“I mean to say,” I said. “Your choice.”


 “It’s all the same to me,” I said.

 Nothing. Or was that the faintest sound of a sob?

 “Really boring ways to die, though, frankly,” I said. “If it were up to me, I’d want to go out with a bit more panache. In my day, the kids were much more inventive. There was a boy at my school, Danny Wheeler was his name. He killed himself with nothing more than a few straws. That was brilliant. There was genius in that, I think.”

 Nothing. Then, very quietly, Jeremy said, “How did he manage to do that?”

 “You open the door, and I’ll tell you all about it.”


 In the fridge there were three little cartons of orange juice, we had the straws off those for a start. And then we had a look in the cupboards, and we found a couple of bendy straws that must have been left over from one of his birthday parties. “Is that enough?” said Jeremy, and I said, “I think that’s more than enough!”

 I let Jeremy do the sellotape all by himself. He was very careful, he looked so serious as he performed the operation. But he couldn’t help but laugh in spite of himself when he kept getting the sticky end on his fingers, he had to keep shaking his hands about wildly to free them.

 And he looked at his new giant straw a bit doubtfully, and I told him it was good, it was Danny Wheeler good, it was as least as good as Danny Wheeler’s and a damn sight more colourful too. “Try blowing down the end, see if the air passage is clear,” and he did, and it was.

 “Let me go first,” Jeremy said.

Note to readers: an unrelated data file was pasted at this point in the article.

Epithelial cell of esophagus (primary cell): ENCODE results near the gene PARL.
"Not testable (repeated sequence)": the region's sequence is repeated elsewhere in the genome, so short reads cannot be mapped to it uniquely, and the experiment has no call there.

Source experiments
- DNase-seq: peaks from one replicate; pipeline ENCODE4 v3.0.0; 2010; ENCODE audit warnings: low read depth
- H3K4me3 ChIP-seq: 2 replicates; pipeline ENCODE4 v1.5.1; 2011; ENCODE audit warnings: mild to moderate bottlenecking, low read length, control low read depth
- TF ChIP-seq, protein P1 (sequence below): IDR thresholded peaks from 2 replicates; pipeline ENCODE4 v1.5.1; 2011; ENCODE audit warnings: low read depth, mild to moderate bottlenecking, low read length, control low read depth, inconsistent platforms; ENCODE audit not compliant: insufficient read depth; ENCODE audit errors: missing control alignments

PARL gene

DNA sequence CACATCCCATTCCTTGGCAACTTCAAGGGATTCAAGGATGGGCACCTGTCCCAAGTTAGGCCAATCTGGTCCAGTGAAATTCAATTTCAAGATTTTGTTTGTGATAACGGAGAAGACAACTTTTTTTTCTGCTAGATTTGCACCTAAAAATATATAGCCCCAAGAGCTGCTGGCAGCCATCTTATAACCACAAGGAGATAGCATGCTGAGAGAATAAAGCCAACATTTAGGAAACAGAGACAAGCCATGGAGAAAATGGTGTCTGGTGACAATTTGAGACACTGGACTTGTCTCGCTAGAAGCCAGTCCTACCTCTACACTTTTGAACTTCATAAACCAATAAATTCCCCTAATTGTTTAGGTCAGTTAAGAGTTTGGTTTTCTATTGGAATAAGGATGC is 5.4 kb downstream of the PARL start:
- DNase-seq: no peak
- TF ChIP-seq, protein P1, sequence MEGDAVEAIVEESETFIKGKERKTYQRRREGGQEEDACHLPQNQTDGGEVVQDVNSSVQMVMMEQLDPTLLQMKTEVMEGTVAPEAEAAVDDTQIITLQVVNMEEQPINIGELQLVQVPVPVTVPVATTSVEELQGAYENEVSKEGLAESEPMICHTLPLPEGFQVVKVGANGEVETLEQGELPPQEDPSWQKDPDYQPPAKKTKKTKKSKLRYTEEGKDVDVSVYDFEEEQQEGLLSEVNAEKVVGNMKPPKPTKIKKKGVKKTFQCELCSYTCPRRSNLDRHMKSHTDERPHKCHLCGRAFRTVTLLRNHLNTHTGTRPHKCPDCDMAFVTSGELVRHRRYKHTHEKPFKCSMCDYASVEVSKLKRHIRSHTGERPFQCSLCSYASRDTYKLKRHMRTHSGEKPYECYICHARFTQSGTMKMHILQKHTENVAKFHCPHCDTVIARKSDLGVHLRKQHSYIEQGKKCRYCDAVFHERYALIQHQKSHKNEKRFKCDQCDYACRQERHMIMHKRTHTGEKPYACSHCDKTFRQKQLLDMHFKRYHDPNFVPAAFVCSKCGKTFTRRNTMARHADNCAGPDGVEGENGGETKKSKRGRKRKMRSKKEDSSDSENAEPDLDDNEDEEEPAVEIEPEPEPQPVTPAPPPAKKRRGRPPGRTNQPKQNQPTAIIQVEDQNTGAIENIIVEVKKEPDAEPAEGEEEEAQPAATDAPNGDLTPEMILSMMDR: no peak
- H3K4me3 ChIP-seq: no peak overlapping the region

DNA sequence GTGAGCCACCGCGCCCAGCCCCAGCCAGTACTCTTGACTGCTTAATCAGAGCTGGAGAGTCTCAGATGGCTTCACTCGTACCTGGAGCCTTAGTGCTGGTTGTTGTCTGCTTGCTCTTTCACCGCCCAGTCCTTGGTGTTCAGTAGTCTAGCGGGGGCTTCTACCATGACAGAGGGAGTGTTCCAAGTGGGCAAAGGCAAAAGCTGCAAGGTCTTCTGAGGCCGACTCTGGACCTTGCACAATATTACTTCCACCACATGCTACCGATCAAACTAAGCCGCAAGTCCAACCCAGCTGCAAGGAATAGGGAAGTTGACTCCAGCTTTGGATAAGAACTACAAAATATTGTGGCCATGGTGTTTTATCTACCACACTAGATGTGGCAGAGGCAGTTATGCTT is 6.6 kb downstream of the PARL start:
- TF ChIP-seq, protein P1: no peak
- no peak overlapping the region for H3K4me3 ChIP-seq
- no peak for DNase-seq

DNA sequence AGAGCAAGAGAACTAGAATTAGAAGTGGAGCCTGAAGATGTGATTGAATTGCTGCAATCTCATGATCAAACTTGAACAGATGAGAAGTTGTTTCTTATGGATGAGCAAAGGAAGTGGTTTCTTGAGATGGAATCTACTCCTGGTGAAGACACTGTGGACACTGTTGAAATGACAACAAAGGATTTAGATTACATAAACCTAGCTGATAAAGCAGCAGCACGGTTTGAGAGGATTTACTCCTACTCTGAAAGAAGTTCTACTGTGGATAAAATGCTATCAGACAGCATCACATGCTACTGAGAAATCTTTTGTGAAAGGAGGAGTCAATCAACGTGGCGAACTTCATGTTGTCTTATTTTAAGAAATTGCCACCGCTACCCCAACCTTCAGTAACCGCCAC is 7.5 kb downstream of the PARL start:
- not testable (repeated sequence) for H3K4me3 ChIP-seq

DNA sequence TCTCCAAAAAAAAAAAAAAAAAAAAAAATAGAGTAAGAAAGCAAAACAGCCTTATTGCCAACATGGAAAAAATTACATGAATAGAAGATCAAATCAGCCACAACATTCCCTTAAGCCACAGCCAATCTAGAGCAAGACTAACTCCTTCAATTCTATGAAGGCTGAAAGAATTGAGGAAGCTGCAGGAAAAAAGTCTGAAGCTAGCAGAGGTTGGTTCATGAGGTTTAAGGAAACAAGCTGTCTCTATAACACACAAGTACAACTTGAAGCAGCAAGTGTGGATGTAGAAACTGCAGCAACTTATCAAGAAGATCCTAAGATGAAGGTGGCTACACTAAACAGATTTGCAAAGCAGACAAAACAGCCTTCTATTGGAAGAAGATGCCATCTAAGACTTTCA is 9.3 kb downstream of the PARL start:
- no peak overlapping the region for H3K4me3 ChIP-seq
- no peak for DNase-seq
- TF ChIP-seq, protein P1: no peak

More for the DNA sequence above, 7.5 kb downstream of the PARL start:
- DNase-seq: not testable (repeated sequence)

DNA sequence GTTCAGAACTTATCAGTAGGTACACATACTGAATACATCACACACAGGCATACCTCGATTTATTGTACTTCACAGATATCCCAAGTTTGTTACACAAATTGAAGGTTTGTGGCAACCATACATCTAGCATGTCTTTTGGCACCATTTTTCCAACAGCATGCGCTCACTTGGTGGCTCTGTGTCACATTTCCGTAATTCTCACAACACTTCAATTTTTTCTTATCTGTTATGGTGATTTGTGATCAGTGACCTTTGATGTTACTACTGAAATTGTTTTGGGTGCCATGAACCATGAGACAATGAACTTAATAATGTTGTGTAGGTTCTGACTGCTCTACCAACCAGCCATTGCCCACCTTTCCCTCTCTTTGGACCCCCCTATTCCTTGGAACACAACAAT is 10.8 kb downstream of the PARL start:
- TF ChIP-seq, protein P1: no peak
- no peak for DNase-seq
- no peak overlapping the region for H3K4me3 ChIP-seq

I put one end of the straw in my son’s ear.

 “You’re sure this won’t hurt?” And he sounded like such a little boy for a moment.

 “It’s not going to do anything,” I said. “I think you have to really believe that it’ll kill you, and we don’t believe that, do we?” He shook his head firmly, and closed his eyes. He was shivering. “We don’t have to do this,” I said, but he shook his head at that too, and he was shivering, but he was giggling as well. “Do it, Daddy!”

 I was going to give only the smallest of puffs. But I thought that would dishonour Jeremy after all the work he’d put in. And I thought it’d dishonour Danny too. “Here I come!” I said, and put the other end in my mouth, and I blew.

 Jeremy squealed with laughter. “It tickles!”

 “You want me to do it again?”

 “Yes! No. No. Let me do it to you.”

 He got up from his chair, came to my side. Even sitting down I was too big for him to reach, I had to lower my head right down to the table. It wasn’t very comfortable. He put the straw in my ear. He put it in deep.

 I knew Liz would get the phone message sooner or later. And there’d be hell to pay when she rushed over here, and found out it had been a false alarm, and realised that neither of us were dying. I could imagine the disappointment on her face. But that didn’t matter for the while. I was playing with my son. I was playing Russian roulette with my son.

 “I love you,” I said to my son, to my son, and I did, I loved him. And I hoped I would survive this round, because it would be so much better to be alive now I knew that and now I had worked out how to be a father. “I love you,” I said, but my son couldn’t answer, his mouth was full. And he was shivering again, I don’t know why. And he took the deepest of breaths, and screwed up his eyes tight, as if he were using every ounce of his concentration, as if he were trying to believe.